DURHAM, N.C. – Visitors heading to Duke Forest this spring to enjoy a walk in the woods will find a network of new and improved trails to explore.
The trails, the first section of which opened earlier this month, provide hikers with better access to sites along New Hope Creek, including the creek’s rare rhododendron bluffs, which are among the most popular destinations in the entire Duke Forest trail system.
The new trails are located in the forest’s Korstian Division. They can be reached via Gate 26, along Whitfield Road. Signposts mark the entry to the trails on an access road to the left.
The timing of the new trails’ opening couldn’t be better, since the rhododendron bluffs are particularly beautiful in late spring, says Sara Childs, Duke Forest’s program director. Visitors climb a steep wooded trail and emerge onto a rocky crag overlooking New Hope Creek. By May, the crag is typically surrounded by a sea of pink and lilac-colored Catawba rhododendron blooms.
“The Catawba rhododendrons and mountain laurel you find here are much more common in the mountains. In the Piedmont, we have only a few isolated populations on north-facing bluffs. So they are a unique natural community type,” Childs says. The bluffs have always been a popular destination, she notes. When the Korstian Division of Duke Forest was officially established in 1931, some walking trails already ran through the area.
Over the years, heavy foot traffic degraded the original trail and severely damaged the surrounding ecosystem.
“It really was not a great trail to go up and down; erosion around the water bars had created a series of strenuous steps to climb, and there were a lot of tripping hazards - lots of exposed roots,” says Childs.
The new Rhododendron Bluffs Trail network circumvents the problem by leading visitors up the slope along a more gradual, less direct route. Boardwalks and platforms have been installed at key locations to help protect plant communities and improve views.
The new trails are the first that have been intentionally designed and built in previously undisturbed areas of Duke Forest.
“We were reluctant to disturb new areas, but in this case, we’re making a good tradeoff,” Child explains. “We’ll be removing disturbance from a sensitive area and redirecting it, in a way that is intentional, manageable, and maintainable. We’re getting very well-designed trails that deal with water properly and that will help confine the recreational impacts to just the trails themselves.”
Childs and Judson Edeburn, Duke Forest’s resource manager, are overseeing the development and building of the new trail system.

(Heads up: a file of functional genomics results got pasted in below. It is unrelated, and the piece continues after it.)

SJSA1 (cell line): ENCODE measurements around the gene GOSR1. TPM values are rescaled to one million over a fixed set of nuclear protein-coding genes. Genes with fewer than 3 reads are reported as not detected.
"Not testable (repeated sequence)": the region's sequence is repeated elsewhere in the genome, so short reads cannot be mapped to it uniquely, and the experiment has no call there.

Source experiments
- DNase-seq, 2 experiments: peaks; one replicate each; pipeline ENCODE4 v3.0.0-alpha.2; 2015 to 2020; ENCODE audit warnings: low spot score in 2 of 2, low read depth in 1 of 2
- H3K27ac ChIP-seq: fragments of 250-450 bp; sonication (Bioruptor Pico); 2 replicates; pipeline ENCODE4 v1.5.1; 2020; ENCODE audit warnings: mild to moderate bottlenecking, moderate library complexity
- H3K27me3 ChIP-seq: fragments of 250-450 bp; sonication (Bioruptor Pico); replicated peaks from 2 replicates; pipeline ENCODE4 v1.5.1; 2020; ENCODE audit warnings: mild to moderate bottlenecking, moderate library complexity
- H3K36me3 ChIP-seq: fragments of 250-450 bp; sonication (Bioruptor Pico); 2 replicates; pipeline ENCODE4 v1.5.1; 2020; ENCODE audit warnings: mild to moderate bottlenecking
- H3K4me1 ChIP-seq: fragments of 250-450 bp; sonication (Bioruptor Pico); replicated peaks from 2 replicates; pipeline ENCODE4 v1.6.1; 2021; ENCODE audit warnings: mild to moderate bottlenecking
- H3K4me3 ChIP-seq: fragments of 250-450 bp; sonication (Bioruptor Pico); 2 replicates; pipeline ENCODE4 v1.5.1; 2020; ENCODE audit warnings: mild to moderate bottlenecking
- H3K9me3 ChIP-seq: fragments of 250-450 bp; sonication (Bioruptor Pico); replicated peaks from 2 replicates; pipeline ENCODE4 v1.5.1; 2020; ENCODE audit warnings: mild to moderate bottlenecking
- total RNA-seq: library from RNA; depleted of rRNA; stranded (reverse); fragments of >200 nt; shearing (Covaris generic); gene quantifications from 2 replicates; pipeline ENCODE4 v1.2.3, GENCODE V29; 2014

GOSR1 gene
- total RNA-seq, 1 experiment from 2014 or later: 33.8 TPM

Later this spring, work will begin on Phase Two of the project, which will focus on improving the trails downstream from the bluffs, including the New Hope Creek South Trail and the Slick Hill Foot Trail.
The new trails were designed and are being built in collaboration with Stewart Bryan of Native Trails, Inc., and with expert advice from members of the scientific and recreational communities.
“Even though Duke Forest is privately owned by Duke University, it was important for us to seek outside input,” Childs explains. “When you’re managing natural resources for multiple uses, you have multiple stakeholder groups. It’s important to get their input early. The insight and perspective they provide helps you as the manager make a better final decision. It also helps you maintain good relationships, and you can't be an effective manager without good relationships.”
Childs is enthusiastic about the teaching and research opportunities the new trail-building projects provide.
“Since Duke Forest’s primary mission is as a teaching and research laboratory, it’s really exciting to think about and promote the use of our management activities for these purposes,” she says.
Last fall, students in an undergraduate course on restoration ecology led by Rebecca Vidra, lecturer and director of undergraduate studies at Duke’s Nicholas School of the Environment, did class projects on the restoration of the rhododendron bluffs and a road closure that is part of the larger trail-building project. Another Duke undergraduate collected baseline data on disease incidence among the rhododendrons as her senior thesis.
Graduate students in a course led by Yu-Fai Leung, professor of parks, recreation and tourism management at North Carolina State University, also have used the project to research the ecological impacts of recreation and the effectiveness of signage.
To learn about additional research or teaching opportunities, or to volunteer for Phase Two of the trail building, contact Childs at email@example.com.
Visitors to the new trails are asked to stay on the clearly marked paths and keep pets leashed, to help protect the recovering ecosystem.
Updates and images of the trail-building process are available online athttp://dukeforestproject.wordpress.com/korstian-trails-project/.